A PET cat spent more than a week in agony after being caught in an illegal trap.
The thin and dehydrated male tabby was found “on the verge of death” after it managed to detach the spring trap from a post and crawled to a nearby house in Wallyford, East Lothian.
Animal welfare experts believe the trap – which is designed to kill pests including grey squirrels and stoats by breaking their necks – was deliberately left in the open to target passing animals.
Officials with the Scottish Society for the Prevention of Cruelty to Animals said they were treating the case as a “premeditated, callous act of cruelty”, and warned that whoever laid the trap could face a sentence of up to six months in prison and fines totalling 5000.
The cat, which was caught by the left foreleg, is now recovering from its ordeal at the SSPCA’s Lothian Animal Welfare Centre at Balerno. Officials are urgently trying to trace the tabby’s owner and vowed to lobby for a complete ban on traps and snares.
Although the cat was in poor condition when it was released from the trap animal experts say its general condition suggests it was a well cared for family pet.
Senior SSPCA inspector Paul Anderson said that the cat was severely injured when it was found, still caught in the trap.
He said: “This cat has triggered the spring with its leg, but somehow, despite its suffering, it has managed to detach itself and drag the trap into a garden where it was found. When sprung, these traps can kill an animal instantly, but it had clearly been on the cat’s leg for around a week.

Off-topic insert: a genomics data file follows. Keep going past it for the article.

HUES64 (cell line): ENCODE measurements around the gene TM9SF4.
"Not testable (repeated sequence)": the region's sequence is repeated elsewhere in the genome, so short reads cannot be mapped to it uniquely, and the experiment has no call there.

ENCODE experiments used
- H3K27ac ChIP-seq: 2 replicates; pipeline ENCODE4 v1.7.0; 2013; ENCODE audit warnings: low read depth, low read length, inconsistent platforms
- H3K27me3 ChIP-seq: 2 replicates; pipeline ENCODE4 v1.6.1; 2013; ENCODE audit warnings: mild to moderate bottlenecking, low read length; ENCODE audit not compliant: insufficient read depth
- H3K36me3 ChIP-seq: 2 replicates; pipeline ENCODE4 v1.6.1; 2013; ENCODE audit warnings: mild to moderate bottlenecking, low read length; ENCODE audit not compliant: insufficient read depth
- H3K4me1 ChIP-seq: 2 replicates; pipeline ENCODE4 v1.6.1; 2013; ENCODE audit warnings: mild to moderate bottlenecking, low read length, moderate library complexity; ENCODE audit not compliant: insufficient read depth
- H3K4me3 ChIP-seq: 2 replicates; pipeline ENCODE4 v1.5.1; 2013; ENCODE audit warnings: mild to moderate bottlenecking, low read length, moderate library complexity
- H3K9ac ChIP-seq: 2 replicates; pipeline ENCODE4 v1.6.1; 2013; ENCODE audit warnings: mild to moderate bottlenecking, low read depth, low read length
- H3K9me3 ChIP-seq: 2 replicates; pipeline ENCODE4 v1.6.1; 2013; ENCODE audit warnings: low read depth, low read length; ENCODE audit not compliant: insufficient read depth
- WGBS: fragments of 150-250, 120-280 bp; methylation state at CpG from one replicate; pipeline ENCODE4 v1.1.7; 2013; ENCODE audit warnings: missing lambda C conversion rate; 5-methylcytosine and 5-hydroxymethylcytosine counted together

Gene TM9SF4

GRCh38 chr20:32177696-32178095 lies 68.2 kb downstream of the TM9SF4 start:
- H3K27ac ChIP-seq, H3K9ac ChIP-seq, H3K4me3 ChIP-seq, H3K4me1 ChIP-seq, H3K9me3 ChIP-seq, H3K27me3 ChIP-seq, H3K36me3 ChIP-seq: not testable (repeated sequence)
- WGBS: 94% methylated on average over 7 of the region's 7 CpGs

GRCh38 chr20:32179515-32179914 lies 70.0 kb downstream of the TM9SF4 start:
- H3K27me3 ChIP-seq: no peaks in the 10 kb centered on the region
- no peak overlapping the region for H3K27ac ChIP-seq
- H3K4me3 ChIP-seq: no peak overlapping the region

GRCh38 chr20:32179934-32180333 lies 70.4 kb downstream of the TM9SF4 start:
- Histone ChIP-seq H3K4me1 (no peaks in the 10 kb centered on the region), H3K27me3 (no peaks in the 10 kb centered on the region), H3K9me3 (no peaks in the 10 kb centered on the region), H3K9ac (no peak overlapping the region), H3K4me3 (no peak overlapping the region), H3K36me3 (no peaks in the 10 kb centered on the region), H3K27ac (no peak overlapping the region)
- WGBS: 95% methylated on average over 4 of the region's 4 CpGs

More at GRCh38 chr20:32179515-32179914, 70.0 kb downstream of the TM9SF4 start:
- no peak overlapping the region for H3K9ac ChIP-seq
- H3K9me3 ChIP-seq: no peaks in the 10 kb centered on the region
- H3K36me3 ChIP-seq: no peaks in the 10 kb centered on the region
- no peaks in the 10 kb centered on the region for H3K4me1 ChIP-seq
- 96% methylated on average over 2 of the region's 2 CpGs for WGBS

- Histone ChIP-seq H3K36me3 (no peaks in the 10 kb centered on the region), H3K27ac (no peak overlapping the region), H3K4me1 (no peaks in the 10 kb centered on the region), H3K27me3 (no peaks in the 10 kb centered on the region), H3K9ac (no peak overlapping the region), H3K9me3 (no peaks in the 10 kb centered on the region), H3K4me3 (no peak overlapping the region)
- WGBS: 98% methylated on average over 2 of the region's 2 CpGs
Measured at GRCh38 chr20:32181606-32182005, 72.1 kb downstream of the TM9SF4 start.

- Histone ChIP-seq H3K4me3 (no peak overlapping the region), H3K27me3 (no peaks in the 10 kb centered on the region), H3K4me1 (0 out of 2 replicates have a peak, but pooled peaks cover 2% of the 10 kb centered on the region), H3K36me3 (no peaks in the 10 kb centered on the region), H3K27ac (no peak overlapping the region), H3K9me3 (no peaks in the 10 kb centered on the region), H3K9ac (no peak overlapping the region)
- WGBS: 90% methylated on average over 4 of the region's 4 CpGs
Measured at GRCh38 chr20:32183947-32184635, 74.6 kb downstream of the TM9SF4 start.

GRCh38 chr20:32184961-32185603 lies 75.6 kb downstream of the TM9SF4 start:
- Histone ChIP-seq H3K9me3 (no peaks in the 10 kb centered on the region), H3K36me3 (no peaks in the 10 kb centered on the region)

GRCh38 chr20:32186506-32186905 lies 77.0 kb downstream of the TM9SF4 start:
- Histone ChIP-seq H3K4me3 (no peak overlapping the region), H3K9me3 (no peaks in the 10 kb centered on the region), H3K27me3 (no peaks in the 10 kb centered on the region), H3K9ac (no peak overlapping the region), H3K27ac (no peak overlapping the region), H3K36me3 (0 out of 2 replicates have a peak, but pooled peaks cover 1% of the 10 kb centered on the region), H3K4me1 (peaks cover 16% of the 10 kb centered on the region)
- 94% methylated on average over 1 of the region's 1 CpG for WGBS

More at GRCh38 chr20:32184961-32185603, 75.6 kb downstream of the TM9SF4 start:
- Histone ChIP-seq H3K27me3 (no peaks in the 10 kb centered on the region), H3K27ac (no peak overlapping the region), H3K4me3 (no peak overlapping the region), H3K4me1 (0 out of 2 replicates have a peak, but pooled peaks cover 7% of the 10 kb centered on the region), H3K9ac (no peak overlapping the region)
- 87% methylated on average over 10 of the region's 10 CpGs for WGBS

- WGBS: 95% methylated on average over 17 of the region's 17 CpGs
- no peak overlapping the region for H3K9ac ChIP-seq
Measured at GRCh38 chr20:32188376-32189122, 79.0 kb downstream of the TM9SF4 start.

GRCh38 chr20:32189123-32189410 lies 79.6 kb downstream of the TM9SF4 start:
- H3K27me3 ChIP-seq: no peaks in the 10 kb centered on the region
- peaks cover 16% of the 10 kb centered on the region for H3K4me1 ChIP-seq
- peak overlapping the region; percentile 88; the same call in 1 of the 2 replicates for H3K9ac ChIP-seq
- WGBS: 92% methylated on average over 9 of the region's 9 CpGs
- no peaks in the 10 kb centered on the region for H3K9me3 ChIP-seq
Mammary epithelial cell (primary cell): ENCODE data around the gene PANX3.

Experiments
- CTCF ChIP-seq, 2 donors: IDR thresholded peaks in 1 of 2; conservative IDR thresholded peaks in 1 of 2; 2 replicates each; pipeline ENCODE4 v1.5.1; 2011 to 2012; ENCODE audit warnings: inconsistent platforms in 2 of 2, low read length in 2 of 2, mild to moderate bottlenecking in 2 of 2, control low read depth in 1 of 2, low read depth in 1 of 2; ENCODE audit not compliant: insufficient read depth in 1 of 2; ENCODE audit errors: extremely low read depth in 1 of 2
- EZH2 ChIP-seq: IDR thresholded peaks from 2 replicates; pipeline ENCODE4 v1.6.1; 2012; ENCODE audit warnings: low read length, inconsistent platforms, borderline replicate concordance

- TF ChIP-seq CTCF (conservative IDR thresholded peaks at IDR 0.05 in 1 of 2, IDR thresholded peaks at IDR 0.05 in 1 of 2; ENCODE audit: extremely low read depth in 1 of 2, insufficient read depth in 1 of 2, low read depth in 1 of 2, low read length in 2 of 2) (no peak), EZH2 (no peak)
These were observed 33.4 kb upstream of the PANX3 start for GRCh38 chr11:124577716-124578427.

“The trap closing would have caused immense pain, and he would then have been unable to eat or drink until he freed the wire which would have anchored the trap to a post.
“He was right on the verge of death, extremely thin and dehydrated.”
The tabby was immediately put on a liquid drip by a vet. His leg will not require amputation.
The animal was caught in a trap, which legally can only be used by experts to kill pests.
Inspector Anderson added: “These traps are designed to kill pest species such as grey squirrels, stoats, weasels, rats and mice in tunnel traps.
“When used for any other purpose they become illegal.
“There is no humane reason to set a trap like this in the open. I can only imagine this has been a premeditated, callous act of cruelty.”
The family pet was rescued on the same day that the Scottish Parliament heard a first reading of the Nature Conservation Bill.
The Bill is regarded by conservationists as one of the most important pieces of legislation to be heard by Holyrood.
It could radically improve the protection of animals in Scotland by tightening rulings on snare setting, but the SSPCA wants even stricter measures after thousands of animals including protected species, domestic pets and livestock were injured and killed by the devices last year.
SSPCA spokeswoman Doreen Graham said: “We fully support the provisions in the new Bill, but what we want to see is traps and snares abolished.”